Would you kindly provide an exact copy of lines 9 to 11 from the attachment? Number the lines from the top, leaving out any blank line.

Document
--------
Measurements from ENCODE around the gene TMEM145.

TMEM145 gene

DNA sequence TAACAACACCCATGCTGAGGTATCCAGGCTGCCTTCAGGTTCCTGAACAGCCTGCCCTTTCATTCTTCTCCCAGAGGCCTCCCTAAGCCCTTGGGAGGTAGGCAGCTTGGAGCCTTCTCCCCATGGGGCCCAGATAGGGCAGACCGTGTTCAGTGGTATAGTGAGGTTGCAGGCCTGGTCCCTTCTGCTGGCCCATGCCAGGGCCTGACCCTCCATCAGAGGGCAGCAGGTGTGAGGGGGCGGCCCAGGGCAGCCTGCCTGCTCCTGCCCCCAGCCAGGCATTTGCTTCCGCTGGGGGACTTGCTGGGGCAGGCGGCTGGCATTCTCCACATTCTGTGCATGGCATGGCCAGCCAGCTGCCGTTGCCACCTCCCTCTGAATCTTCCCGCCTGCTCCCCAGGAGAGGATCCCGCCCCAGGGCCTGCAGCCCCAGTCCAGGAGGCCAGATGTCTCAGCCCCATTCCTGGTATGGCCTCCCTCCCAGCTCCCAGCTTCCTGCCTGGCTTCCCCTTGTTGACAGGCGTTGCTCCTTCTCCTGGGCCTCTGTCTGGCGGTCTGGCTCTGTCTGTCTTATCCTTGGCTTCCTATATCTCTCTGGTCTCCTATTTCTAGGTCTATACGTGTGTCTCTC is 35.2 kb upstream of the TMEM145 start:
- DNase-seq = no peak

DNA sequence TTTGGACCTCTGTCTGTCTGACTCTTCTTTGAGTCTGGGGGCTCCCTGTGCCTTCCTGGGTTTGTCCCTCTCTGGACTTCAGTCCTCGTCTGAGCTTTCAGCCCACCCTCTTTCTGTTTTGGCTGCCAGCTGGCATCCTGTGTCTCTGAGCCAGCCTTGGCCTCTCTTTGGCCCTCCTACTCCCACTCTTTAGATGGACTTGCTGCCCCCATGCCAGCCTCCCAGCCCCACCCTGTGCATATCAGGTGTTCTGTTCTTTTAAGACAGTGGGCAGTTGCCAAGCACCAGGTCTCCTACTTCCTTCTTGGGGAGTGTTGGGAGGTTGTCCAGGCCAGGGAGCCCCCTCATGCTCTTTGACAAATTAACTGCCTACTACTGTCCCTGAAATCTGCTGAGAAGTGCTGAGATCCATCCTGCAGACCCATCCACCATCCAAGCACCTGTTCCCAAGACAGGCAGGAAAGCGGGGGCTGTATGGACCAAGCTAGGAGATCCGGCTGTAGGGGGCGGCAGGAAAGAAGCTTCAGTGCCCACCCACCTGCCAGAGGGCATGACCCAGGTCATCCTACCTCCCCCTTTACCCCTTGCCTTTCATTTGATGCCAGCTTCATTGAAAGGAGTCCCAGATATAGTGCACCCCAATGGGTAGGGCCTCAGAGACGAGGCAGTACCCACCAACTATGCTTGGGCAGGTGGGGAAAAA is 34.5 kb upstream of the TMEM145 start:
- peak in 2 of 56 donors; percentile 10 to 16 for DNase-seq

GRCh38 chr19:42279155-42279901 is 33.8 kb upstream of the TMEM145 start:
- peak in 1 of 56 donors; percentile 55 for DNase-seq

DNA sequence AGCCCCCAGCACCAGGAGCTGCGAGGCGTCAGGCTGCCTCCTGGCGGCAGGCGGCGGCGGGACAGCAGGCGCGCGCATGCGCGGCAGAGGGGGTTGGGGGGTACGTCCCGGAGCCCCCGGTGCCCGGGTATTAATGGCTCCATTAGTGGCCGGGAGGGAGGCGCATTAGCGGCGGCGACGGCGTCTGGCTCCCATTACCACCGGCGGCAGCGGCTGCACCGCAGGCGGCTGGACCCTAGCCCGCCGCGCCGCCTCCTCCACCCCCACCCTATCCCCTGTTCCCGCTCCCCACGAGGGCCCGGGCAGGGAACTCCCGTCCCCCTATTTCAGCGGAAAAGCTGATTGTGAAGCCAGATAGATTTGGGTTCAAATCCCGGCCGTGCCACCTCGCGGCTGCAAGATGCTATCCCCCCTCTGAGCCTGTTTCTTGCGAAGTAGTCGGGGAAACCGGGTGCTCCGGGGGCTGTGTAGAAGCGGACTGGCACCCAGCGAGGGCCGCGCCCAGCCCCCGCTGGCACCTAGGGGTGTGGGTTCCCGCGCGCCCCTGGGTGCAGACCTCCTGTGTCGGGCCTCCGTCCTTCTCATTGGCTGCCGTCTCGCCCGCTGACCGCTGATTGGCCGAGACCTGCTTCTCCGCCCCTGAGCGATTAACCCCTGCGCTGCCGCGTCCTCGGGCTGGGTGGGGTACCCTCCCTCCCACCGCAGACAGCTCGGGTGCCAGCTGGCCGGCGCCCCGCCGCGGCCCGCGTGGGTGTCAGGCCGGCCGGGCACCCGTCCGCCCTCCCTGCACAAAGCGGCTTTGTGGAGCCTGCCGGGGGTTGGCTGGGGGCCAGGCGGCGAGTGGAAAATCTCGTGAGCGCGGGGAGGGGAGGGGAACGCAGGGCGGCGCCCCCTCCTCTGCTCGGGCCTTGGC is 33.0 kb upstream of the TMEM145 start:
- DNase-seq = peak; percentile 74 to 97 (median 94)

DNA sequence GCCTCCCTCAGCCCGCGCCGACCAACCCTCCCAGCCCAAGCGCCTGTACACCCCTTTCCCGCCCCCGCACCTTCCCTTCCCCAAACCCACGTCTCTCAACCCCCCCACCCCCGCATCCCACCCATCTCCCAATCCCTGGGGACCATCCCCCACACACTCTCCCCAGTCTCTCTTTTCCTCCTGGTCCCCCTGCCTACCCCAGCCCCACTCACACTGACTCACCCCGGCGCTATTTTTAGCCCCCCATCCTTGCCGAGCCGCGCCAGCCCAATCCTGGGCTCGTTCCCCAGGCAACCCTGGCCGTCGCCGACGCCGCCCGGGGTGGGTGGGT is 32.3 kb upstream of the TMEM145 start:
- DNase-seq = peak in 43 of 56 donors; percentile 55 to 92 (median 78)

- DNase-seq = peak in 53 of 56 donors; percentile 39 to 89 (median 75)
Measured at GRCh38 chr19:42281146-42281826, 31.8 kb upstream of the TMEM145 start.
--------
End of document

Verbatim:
DNA sequence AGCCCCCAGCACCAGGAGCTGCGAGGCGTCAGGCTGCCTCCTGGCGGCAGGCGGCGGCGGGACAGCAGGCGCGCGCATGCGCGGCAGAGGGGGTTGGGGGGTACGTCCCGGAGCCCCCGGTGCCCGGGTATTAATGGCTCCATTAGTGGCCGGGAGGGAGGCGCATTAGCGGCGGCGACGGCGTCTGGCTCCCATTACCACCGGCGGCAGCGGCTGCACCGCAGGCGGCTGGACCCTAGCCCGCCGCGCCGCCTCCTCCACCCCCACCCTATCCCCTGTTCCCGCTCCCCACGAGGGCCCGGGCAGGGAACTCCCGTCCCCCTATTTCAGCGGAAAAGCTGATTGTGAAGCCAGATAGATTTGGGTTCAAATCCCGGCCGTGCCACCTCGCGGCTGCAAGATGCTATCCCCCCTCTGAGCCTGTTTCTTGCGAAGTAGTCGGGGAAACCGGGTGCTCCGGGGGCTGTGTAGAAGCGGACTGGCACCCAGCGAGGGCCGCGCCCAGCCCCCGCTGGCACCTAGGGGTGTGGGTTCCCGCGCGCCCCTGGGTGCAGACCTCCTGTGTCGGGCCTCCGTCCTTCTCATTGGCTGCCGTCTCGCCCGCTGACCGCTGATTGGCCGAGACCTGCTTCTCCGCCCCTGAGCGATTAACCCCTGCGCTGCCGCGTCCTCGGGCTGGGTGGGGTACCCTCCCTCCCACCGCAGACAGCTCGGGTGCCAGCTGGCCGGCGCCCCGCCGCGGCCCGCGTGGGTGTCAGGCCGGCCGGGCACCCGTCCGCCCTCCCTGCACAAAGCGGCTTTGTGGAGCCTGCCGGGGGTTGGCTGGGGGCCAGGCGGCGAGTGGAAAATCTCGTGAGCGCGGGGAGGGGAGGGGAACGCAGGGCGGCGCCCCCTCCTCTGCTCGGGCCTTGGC is 33.0 kb upstream of the TMEM145 start:
- DNase-seq = peak; percentile 74 to 97 (median 94)

DNA sequence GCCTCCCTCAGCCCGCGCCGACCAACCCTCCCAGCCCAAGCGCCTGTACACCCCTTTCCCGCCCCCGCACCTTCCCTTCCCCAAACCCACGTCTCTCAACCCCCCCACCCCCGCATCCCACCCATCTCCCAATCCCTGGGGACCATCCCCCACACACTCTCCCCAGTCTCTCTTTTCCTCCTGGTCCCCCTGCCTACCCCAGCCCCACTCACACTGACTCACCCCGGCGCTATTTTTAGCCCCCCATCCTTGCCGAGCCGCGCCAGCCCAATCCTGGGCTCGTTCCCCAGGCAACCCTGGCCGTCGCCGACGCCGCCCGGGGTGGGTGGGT is 32.3 kb upstream of the TMEM145 start: